The book is written with verve and humor and a reporter's skill at people-watching. Wicker fills each page with anecdotes of ghosts, ghoulies, and folks who go bump in the night.

By the time we leave this odd town, we know what the author knows: that the road to enlightenment takes many a detour, and one just may lead down Main Street, Lily Dale.

Meanwhile, back on topic: Chiropractic

From: James H.G. Redekop

Ok, so I'm just as bad as anyone else in going on about the war, but I *do* have some Skeptical material to share. :)

Some folks here may remember that, a couple of years ago, there were two major series of investigative stories about Chiropractic malfeasance published on the news website canoe.ca. The first concerned lawsuits against chiros over neck-manipulation-induced strokes that have killed or seriously disabled several Canadians, and the second was about the abortive attempt by the Canadian Memorial Chiropractic College to form an alliance with York University (through gross misrepresentation of the scientific nature of chiropractic).

The authors of those stories have put out a new book on these and other chiro subjects called "Spin Doctors - The Chiropractic Industry Under Examination". The book covers the history of chiro, some of its claims, and its behaviour in Canada. Topics include the two stories above, plus pediatric chiropractic, how chiros got the right to call themselves Doctors in Canada, gizmos & gadgets, and the complete failure of chiro self-regulation in Canada.

Also of interest to folks here is the afterword by Dr. Stephen Barrett, who runs Quackwatch. He provides advice on how to find one of the 1% of chiros who are actually science-based (who, in the end, are simply physical therapists).

The book is reasonably comprehensive, though each chapter was obviously written as a stand-alone article, and the repetition becomes tedious at times. The writing is also a little dry: newspaper-style composition all the way through.

My biggest complaint with the book is that unfortunate tendency of skeptics to dismiss something as pseudo-scientific by fiat, rather than explaining the (quite good) reasons *why* it is pseudo-scientific. Little attempt was made to actually explain what "scientific" really means.

Taken as a whole, this isn't too big a problem with the book, since they do dedicate one chapter to just why the idea of "subluxations of the spine" pinching nerves is anatomically unrealistic unless the back in question is very severely damaged. But if you take each chapter separately, as it was originally written, the original readers might well have thought that the authors are making statements without substantiating them.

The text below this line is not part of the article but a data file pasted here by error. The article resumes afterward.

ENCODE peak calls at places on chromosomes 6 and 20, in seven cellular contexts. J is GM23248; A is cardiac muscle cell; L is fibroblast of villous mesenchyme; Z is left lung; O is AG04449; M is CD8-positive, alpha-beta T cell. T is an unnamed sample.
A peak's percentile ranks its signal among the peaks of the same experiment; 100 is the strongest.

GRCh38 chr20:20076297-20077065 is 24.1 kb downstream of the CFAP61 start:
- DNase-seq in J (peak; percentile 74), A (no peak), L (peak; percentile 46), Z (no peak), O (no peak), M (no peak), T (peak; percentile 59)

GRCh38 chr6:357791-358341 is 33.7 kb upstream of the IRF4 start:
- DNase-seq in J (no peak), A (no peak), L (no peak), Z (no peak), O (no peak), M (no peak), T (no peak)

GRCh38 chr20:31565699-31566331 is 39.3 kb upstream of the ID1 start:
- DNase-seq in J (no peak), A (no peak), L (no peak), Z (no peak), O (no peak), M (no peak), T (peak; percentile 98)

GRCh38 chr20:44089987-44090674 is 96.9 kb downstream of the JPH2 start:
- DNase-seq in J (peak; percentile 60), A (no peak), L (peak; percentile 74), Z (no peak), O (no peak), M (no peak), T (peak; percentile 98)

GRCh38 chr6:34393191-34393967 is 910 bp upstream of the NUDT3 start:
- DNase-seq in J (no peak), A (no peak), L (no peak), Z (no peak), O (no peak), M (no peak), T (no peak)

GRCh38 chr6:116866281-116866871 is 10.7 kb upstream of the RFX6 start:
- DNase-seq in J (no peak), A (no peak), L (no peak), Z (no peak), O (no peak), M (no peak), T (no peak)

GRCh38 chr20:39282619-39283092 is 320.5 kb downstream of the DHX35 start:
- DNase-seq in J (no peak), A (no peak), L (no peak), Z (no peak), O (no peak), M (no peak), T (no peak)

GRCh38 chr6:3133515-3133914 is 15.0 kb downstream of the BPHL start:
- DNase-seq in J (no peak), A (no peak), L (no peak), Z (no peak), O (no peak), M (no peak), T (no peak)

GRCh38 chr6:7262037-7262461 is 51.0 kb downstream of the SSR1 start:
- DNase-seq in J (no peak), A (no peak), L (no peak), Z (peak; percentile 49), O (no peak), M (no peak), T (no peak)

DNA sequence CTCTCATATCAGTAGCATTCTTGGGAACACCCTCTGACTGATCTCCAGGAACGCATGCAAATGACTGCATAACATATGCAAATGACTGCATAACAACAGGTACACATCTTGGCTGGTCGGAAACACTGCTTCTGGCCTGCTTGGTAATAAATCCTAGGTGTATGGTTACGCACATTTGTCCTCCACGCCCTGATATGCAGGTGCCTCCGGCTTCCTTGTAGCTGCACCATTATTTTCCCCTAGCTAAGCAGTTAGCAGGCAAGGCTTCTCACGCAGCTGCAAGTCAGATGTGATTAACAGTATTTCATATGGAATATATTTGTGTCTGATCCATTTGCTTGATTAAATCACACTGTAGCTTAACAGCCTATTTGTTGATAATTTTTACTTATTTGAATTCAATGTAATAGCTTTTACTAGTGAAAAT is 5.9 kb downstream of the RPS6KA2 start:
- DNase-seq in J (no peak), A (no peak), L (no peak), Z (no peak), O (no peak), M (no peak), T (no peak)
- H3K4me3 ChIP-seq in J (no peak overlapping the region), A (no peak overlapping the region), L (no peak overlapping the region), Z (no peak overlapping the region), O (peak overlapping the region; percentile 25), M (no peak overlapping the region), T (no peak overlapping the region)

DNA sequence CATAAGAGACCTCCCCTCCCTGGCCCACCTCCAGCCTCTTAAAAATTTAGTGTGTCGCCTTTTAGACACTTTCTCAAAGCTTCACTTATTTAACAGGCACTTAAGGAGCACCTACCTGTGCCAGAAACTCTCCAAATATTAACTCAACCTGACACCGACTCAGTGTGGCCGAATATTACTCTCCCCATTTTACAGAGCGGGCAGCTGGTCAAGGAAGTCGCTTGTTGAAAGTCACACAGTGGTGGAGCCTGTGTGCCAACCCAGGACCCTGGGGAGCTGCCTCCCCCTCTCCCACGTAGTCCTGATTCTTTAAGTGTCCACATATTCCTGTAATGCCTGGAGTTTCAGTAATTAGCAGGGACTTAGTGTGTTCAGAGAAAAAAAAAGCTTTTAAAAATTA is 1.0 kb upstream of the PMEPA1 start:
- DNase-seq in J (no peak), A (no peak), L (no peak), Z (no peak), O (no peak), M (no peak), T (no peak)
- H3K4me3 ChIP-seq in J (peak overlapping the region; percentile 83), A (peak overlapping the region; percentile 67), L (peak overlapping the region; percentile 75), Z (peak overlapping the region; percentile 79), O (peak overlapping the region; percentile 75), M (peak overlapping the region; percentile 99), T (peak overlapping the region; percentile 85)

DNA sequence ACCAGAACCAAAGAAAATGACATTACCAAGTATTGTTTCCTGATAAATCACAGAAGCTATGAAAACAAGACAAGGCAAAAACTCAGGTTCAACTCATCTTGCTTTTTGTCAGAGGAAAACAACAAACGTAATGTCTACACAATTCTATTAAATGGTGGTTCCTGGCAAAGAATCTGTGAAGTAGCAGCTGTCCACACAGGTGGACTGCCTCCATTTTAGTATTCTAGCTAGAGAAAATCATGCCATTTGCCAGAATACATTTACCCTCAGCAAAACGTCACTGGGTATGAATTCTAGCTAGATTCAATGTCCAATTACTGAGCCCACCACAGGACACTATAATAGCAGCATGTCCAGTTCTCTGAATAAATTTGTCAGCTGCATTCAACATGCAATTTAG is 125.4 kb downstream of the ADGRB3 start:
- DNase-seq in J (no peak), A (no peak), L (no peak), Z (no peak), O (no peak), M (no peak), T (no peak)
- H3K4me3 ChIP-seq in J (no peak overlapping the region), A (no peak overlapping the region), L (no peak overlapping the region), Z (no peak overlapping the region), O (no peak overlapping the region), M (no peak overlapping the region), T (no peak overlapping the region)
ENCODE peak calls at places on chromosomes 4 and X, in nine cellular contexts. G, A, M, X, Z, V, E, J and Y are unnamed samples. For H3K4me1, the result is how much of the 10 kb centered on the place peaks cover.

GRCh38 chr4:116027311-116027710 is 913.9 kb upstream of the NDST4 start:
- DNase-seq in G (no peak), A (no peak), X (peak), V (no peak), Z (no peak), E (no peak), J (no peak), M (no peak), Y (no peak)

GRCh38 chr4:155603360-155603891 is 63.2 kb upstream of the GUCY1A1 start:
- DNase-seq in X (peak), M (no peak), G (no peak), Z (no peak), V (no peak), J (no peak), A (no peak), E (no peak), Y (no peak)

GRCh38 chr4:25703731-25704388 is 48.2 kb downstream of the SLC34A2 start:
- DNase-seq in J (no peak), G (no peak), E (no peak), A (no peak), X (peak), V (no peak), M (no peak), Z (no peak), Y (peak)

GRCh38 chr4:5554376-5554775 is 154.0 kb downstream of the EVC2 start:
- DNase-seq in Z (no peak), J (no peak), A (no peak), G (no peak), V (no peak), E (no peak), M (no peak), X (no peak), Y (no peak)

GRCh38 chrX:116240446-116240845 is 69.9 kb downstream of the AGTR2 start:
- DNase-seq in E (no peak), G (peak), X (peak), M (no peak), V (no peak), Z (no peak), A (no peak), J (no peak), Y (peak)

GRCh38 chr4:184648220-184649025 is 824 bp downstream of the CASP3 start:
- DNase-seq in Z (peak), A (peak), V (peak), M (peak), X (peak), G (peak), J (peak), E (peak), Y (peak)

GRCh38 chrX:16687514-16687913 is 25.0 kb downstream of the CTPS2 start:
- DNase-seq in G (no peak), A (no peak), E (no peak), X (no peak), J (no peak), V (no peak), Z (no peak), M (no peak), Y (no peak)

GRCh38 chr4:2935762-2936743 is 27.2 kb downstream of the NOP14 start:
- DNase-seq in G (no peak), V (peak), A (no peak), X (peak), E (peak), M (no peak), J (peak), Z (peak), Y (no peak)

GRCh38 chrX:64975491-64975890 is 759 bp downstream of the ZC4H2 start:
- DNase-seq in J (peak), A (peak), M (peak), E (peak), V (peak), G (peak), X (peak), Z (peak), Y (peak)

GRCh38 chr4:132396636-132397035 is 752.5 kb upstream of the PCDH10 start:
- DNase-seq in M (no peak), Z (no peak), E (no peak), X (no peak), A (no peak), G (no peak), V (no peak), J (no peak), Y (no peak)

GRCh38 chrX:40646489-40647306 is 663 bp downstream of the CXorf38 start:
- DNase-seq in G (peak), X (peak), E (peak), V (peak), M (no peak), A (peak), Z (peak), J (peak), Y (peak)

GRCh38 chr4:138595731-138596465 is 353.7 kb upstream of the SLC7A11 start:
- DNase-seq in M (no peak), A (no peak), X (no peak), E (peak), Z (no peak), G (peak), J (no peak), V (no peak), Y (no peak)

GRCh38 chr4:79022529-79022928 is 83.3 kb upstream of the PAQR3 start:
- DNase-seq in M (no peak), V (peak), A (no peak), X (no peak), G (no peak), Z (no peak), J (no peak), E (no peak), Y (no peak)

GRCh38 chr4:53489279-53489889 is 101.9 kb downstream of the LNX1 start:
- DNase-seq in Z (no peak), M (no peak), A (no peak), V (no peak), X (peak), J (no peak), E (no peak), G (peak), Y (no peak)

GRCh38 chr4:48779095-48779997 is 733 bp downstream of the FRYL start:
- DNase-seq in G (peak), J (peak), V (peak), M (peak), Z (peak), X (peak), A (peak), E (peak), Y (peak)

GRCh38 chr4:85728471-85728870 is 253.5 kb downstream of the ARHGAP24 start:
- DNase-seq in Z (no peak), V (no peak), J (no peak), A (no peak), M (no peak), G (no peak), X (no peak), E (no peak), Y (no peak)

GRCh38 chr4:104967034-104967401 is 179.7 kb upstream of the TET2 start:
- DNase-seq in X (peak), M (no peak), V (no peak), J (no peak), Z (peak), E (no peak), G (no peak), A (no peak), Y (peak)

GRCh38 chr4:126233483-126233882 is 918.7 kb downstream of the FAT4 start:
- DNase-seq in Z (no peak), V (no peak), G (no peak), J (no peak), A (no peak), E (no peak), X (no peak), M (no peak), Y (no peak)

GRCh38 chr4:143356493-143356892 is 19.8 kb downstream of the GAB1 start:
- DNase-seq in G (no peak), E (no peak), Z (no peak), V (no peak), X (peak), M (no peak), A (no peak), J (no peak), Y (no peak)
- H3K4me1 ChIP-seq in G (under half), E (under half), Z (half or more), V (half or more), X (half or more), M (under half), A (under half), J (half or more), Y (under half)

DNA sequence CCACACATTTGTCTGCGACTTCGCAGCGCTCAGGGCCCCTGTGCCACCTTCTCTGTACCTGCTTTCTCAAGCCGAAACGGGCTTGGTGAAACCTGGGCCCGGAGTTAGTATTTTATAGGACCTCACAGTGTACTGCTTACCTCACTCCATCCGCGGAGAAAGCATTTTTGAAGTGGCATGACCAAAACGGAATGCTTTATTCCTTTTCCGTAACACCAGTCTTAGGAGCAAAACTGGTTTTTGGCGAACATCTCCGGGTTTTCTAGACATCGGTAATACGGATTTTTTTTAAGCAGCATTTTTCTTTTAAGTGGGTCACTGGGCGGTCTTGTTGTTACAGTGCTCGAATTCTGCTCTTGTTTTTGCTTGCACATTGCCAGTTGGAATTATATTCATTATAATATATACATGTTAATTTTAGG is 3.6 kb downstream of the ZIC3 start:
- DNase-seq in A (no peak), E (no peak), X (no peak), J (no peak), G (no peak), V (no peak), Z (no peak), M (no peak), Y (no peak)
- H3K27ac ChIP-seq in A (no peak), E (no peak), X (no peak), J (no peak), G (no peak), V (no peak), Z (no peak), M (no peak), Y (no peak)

Still, it's an interesting book, though I doubt it's going to change anything. If you're interested it in, it's published by Dundurn Press.

Order it through Amazon at


The Insignificance of the Antichrist Ignore the hype. In the Bible itself, the Antichrist is barely mentioned.


By Gregg Easterbrook

Deeply seated in Christian thinking, and in Western culture generally, is the notion that the Bible warns us that someone called the Antichrist will bring evil and religious corruption to the world. Martin Luther and John Calvin called the papacy the throne of the Antichrist; Jerry Falwell has said the Antichrist is alive right now and is "a male Jew"; Bob Jones III, president of Bob Jones University, calls Pope John Paul II the Antichrist; a key plot element of the best-selling Left Behind novels is that a seemingly benevolent global leader is actually the Antichrist. George W. Bush hasn't yet called Osama bin Laden the Antichrist, but that seems only a matter of time.

Sunday, March 23, 2003

'Rational Mysticism': On a Journalistic and Spiritual Quest

March 23, 2003

John Horgan has two all-consuming problems: (1) he worries about his death; (2) he actually likes Iron Butterfly's ''In-a-Gadda-da-Vida.'' There's not much to be done about the second problem. For the first, we would suggest that he explore the meaning of life and death by embarking on a spiritual journey, visiting religious leaders, postmodern theologians, neurotheologians, bodhisattvas and drug gurus.

As it turns out, he already has, and he's written a marvelous book about the experience. In ''Rational Mysticism,'' Horgan, a former senior writer for Scientific American, sets out to find how trances, visions, satori and other mystical experiences work. The early civilizations that invented science also used religion as an intertwining path to the truth, and Horgan follows in this tradition. He is a seeker as well as a journalist, and his mission is personal as well as professional. It's ''The Varieties of Religious Experience'' meets ''Siddhartha.''

The seers he encounters are as entertaining as they are maddening. He begins with a traditional religious scholar, the octogenarian Huston Smith, a propounder of the ''perennial philosophy,'' which holds that all the world's great religions express the same fundamental truths about the nature of reality, and that reality can be understood through a mystical experience. Smith compares the universe to a plate of sesame noodles. (Don't ask.) For us ''mystical eunuchs'' -- a term coined by a psychologist, Thomas Roberts -- this is as sane as it gets.

We move on to the thriving field of transpersonal psychology, whose primary exponent, Ken Wilber, is so enlightened that he struck his sick wife because her breast cancer interrupted his spiritual growth. Wilber claims that his big satori happened in a German pub, while he was dancing the polka with a bunch of elderly men. Wilber rarely grants interviews, but after five hours Horgan had had enough enlightenment: ''I wanted to drink a beer, watch a football game on television.'' Or perhaps dance a polka.